“When you take a human life you become God just for an instance. But if you take a human mind you own a soul. Then you are God”, says the protagonist of Poor Agnes. She isn’t your regular independent woman who lives by the barn in solitary confinement. She is a strong (physically), cold-blooded, narcissistic serial-killer who kills because she feels that people ought to be punished for existing in the wrong ways.
Most of her time alone in her big house is spent on complaining about the world. In her dreamy contemplations about the same, she randomly plans for her next prey. It can be seen that she enjoys the process of slowly torturing people before killing them. As she visits a confession circle of people who are deeply disturbed by the various tortures they have faced in their life. Between all the lost souls, Agnes sites with a notepad and a pen, asking weary questions about how good/bad they felt when they were subjected to torture.
One of these days, a private investigator named Mike (Robert Notman) comes knocking on Agnes’s door. What follows is a somewhat disturbing romanticization of violence, sex, and human manipulation. In a strange change of tone, the serial killer narrative soon becomes an indulgent look into the subconscious ugliness that resides in the head of an abnormal human being. Agnes is a driven individual who can do great things, but instead, she chooses a life of manipulation and narcissism. She believes that she could easily play God if she can kill people by slowly torturing them.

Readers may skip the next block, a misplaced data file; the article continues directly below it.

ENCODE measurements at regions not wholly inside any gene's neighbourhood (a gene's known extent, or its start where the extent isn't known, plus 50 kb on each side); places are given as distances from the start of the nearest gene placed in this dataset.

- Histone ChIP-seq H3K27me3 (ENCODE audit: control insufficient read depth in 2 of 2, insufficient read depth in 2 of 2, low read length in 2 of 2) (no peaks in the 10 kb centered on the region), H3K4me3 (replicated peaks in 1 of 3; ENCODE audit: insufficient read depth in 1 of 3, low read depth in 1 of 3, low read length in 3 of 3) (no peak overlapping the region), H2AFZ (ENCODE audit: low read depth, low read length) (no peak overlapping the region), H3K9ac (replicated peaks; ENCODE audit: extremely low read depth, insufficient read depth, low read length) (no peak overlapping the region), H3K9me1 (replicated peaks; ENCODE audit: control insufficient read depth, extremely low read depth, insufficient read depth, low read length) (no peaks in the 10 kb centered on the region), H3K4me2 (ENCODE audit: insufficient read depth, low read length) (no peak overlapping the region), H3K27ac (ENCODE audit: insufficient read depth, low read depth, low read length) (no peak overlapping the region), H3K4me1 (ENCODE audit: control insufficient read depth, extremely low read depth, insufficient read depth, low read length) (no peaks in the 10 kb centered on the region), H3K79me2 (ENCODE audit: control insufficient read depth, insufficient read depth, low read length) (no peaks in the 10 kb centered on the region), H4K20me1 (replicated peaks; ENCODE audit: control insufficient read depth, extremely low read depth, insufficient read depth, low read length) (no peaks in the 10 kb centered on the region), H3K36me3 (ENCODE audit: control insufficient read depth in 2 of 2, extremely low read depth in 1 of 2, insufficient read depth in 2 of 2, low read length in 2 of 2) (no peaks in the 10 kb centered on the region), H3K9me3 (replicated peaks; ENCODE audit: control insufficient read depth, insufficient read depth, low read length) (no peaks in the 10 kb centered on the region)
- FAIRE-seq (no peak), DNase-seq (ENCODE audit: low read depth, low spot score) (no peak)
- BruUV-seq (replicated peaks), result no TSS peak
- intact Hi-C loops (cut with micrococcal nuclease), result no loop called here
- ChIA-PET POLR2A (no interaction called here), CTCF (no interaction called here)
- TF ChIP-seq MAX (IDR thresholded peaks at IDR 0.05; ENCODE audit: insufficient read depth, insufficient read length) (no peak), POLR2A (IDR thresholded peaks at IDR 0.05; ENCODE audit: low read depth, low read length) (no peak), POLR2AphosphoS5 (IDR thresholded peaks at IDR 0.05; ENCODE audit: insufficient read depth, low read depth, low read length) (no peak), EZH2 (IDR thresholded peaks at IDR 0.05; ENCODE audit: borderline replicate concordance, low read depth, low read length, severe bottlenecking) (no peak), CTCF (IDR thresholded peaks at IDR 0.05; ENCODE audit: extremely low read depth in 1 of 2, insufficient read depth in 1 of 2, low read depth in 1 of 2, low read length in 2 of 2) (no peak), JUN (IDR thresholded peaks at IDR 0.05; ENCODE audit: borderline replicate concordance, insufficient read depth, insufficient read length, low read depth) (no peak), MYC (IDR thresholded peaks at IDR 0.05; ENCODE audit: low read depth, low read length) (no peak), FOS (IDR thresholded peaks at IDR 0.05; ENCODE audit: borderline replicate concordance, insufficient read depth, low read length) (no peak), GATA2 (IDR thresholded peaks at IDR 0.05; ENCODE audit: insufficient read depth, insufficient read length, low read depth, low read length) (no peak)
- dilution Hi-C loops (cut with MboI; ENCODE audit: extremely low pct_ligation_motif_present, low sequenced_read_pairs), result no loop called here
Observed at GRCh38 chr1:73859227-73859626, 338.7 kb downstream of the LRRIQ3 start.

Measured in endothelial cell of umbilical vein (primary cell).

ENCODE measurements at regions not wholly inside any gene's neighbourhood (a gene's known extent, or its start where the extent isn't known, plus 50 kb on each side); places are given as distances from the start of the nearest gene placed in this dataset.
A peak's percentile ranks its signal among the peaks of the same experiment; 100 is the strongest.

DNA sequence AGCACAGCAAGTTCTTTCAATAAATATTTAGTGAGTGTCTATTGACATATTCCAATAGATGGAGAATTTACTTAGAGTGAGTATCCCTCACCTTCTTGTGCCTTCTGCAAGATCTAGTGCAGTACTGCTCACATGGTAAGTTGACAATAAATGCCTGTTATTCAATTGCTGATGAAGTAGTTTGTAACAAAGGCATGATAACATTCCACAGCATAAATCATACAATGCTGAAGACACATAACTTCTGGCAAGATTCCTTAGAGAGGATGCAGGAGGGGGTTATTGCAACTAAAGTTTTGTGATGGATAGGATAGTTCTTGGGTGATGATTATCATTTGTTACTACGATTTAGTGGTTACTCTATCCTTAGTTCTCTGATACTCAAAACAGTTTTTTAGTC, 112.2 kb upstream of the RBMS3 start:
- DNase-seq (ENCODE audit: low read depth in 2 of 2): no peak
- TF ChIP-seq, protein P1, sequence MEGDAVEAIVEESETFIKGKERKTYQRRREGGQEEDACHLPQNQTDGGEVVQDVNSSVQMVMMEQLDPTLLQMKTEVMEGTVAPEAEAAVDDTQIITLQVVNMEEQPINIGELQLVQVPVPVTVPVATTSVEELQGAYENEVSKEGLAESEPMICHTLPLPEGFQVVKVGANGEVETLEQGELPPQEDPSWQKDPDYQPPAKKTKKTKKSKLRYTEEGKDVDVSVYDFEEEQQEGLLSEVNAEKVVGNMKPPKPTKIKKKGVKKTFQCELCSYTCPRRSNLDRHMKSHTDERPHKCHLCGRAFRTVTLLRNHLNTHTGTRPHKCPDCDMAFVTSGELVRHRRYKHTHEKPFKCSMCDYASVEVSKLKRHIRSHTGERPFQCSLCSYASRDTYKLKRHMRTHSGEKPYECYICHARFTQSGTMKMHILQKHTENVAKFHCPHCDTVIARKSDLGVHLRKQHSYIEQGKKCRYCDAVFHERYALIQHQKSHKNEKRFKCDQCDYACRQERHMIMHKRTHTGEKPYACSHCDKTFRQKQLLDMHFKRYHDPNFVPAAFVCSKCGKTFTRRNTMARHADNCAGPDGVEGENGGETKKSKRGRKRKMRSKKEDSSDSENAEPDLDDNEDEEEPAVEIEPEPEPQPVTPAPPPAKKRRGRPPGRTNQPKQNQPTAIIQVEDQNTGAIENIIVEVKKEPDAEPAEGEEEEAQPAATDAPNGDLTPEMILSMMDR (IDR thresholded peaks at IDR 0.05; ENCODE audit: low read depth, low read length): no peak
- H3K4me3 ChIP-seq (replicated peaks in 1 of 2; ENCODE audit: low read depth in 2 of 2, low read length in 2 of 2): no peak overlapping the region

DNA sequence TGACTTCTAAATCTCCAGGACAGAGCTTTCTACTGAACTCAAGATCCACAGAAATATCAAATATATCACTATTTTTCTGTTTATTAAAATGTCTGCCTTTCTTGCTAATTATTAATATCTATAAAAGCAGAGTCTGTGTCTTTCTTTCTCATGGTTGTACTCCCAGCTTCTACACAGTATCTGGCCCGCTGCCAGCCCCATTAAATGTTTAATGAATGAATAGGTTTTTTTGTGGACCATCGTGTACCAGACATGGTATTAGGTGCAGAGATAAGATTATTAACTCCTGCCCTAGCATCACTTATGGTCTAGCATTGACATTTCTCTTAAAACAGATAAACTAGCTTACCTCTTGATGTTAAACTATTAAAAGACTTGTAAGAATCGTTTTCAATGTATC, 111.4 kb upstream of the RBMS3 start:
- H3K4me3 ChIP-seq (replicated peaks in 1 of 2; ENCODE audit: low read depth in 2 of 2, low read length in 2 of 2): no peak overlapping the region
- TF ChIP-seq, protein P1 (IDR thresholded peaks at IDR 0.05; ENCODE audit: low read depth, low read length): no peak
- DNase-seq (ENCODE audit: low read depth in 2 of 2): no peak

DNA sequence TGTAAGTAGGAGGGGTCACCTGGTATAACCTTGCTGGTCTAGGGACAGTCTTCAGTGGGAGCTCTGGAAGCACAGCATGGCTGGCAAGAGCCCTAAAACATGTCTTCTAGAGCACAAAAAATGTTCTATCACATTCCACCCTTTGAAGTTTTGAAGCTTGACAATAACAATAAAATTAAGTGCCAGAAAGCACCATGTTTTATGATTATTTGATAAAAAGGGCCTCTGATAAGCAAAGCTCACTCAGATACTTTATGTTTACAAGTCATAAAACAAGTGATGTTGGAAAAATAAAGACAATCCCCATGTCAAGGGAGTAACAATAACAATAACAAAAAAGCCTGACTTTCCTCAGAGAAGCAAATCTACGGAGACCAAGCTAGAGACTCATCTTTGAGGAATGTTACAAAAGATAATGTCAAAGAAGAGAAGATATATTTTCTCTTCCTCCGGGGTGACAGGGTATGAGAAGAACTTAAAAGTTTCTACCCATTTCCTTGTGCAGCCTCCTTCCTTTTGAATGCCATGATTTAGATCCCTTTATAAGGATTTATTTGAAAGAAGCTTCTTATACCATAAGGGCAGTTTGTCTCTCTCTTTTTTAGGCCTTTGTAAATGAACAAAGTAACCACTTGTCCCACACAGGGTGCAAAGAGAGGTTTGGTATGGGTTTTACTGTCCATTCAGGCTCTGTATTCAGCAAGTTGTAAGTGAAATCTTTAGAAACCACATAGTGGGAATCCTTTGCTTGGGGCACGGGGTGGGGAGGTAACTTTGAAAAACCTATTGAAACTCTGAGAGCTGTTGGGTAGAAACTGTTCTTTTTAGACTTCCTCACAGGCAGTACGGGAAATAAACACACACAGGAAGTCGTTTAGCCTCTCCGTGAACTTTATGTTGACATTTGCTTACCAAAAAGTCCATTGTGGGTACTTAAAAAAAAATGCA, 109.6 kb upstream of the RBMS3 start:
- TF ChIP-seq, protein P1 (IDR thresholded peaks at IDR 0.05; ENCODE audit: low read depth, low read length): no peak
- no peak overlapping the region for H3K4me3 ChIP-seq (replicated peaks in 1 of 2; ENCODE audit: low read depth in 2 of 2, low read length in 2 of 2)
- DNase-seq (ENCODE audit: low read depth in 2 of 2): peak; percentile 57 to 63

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Taking narrative inspiration from both David Fincher & Stanley Kubrick, Navin Ramaswaran’s ‘Poor Agnes’ could have been a brilliant character study about a woman who’s psychotic tendencies are not driven by anything but her own self-made philosophies. There are some fine dialogues and unpredictable moments in the film but it never feels focused on its intentions. The problem lies in the acting by everyone involved. Instead of getting into the skin of the characters that they are meant to play, the actors feel like they are reading off the script. I do get that Agnes is portrayed as a woman who has no emotions inside her, but her overtly blabbering voice-overs and dialogue delivery makes it impossible for one to be surprised by any shock that’s thrown our way.
Having seen Liliana Cavani’s ‘The Night Porter‘, I can understand how a person can be truly obsessed with the person who tortures them but even so, Ramaswaran’s film fails to form a link between Mike & Agnes. A link that would keep Mike from running away from Agnes’s house especially when he is not chained or is roaming around the supermarket. The idea of him getting psychologically manipulated into Agnes’s stories works on paper but doesn’t play out well on the screen. He is supposed to be an intelligent private investigator and even a suspension of disbelief doesn’t feel right. This only leads to a loss of the initial thrill that the film managed to build up.
Blasting off with The Black Angels’s The Sniper At The Gates Of Heaven, which in my opinion talks about a serial killer following people to the gates of hell, Navin Ramaswarna’s film only goes downhill until it just becomes a sappy film with good ideas waiting for the right execution.